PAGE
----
Seasonal differences.—As might be expected from the data presented under "climate," the conditions are fairly uniform. The general appearance of the islands is the same at all seasons of the year. Of course during the winter months and early spring, after the heavy rains in September to December, there is more green carpeting in dry places, due to various grasses and low herbs which turn brown and dry in the later and hotter summer months, and such tropical trees as the large Ficus hispida, planted in the courtyard at the light-house on Loggerhead Key, drop their leaves during the coolest months, Decem ber and January. But this dormant condition lasts only a few weeks; other plants, as the Hibiscus and oleanders, seem to bloom and flourish throughout the year, and during the summer months particularly are covered with showy crimson, scarlet, and pink blossoms.
Flowering and fruiting.—These phenomena are not definitely limited in the Tortugas region. Coconuts frequently bloom and ripen at the same period, and the same is true of the geiger-trees, some of which have showy clusters of scarlet flowers and bear on the same branch the hard, pointed, white fruits. The Sccevola often bears its white blossoms simultaneously with the large edible-looking but nauseating black berries. Some periodicity, however, has been noted in the red man grove and the sea-grape, Cocolobis uvifera. Trees were seen with blossoms and ripe or nearly ripe fruits, but never trees with blossoms together with very immature or half-ripe fruits and fully ripened ones. There must be some definite cycle of growth which prevents the occur rence of fruits at all stages in these trees.
Suriana seem to have cycles of growth not separated by long periods, for some individuals are frequently seen having flowers and ripe seeds. The Convolvulacete, represented by Ipointea and Calonyction, appear to have all stages of flowers and fruits, for even long periods of drought do not seem to prevent Ipoincea pea-wpm from producing its showy rose-purple funnels along the runners trailing 20 to 30 feet across the burning white sand-beaches.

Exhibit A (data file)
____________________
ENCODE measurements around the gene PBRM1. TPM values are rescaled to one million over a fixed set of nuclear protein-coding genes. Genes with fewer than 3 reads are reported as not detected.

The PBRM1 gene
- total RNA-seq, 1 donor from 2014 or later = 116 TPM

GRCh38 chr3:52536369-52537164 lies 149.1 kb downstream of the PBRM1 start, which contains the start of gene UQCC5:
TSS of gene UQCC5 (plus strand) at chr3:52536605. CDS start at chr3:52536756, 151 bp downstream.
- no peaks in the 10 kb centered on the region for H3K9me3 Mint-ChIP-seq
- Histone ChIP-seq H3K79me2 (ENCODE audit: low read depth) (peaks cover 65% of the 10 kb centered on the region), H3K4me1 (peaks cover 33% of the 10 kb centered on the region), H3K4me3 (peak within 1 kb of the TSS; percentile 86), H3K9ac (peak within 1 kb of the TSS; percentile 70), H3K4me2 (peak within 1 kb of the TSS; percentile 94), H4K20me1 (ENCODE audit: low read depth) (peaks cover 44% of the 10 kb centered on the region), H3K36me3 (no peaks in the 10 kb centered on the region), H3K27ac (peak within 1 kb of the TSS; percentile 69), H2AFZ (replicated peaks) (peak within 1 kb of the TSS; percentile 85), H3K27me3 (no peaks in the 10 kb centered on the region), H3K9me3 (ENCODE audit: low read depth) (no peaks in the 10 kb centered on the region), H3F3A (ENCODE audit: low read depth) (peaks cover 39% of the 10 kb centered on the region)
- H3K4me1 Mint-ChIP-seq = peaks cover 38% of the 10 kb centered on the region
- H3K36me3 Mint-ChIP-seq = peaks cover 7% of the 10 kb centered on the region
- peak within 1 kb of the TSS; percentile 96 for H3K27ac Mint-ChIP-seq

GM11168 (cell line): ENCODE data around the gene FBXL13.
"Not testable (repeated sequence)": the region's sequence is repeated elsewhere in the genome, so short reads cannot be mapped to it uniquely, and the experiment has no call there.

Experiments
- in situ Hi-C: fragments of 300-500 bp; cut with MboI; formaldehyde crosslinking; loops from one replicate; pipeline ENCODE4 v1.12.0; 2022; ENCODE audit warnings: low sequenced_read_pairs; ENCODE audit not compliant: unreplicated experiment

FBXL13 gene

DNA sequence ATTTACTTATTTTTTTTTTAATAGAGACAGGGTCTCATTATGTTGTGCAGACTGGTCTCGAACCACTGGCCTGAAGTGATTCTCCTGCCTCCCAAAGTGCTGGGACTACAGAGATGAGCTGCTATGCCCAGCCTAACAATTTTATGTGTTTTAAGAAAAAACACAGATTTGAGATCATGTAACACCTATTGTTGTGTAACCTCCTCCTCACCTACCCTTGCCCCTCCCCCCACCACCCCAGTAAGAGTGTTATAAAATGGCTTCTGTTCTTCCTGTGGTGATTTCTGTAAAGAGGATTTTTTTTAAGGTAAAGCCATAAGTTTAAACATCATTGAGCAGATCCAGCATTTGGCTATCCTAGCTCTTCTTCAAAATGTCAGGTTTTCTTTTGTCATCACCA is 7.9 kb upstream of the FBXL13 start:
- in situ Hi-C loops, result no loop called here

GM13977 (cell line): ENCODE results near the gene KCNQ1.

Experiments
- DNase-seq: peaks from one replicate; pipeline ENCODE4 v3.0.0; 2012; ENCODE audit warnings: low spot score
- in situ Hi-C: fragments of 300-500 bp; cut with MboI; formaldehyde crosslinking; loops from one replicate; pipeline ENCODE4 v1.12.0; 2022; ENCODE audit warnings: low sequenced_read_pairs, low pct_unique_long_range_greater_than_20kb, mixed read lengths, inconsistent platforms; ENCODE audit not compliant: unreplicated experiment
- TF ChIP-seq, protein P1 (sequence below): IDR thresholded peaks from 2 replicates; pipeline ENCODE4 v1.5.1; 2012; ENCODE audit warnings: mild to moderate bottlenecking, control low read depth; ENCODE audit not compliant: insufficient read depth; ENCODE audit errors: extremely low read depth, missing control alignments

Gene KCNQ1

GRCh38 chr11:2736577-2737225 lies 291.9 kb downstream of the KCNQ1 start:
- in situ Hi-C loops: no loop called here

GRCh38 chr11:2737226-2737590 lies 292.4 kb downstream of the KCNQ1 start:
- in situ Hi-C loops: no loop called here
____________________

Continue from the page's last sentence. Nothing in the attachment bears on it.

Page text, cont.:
Influence of soil.—There is not much field for observation under this head, since the islands are essentially all alike geologically—i. e., the soil is all white calcareous sand, but at several places in the Tortugas there is a slight variation in the soil. On Bush Key, near the small tidal pool, the soil is lower than the adjacent sand and various unicellu lar and a few filamentous algae (e. g., Ifyngbya), etc., grow among the mangrove seedlings. In similar situations on Boca Grande the writer observed Sesuvium, Alternanthera, and Baas maritima in salt meadows or marshes where young rhizophoras were also establishing themselves. However, on Bush Key only an algal flora was observed on the surface of the soil and on the mangrove stems.
The other variations in soil were due to artificial conditions. On Loggerhead several carloads of soil had been brought from Maple wood, New Jersey, and this supports a few introduced weeds, such as Syntherisma and Cenchrus echinatus, with several Poinsettias. On Garden Key portions of the parade-ground, possibly through long years of cultivation and some attempts at fertilization and artificial watering, show a difference in the soil from that of the rest of the key. The accumulation of some humus here also makes a change in the soil's character. This portion of the parade-ground is thickly covered with a mat of Lippia, various examples of Sida, Dolicholus, etc. plants which need slightly more nutriment in their substratum than is etc., by the coarse, limy gravel and sand of other parts of the key.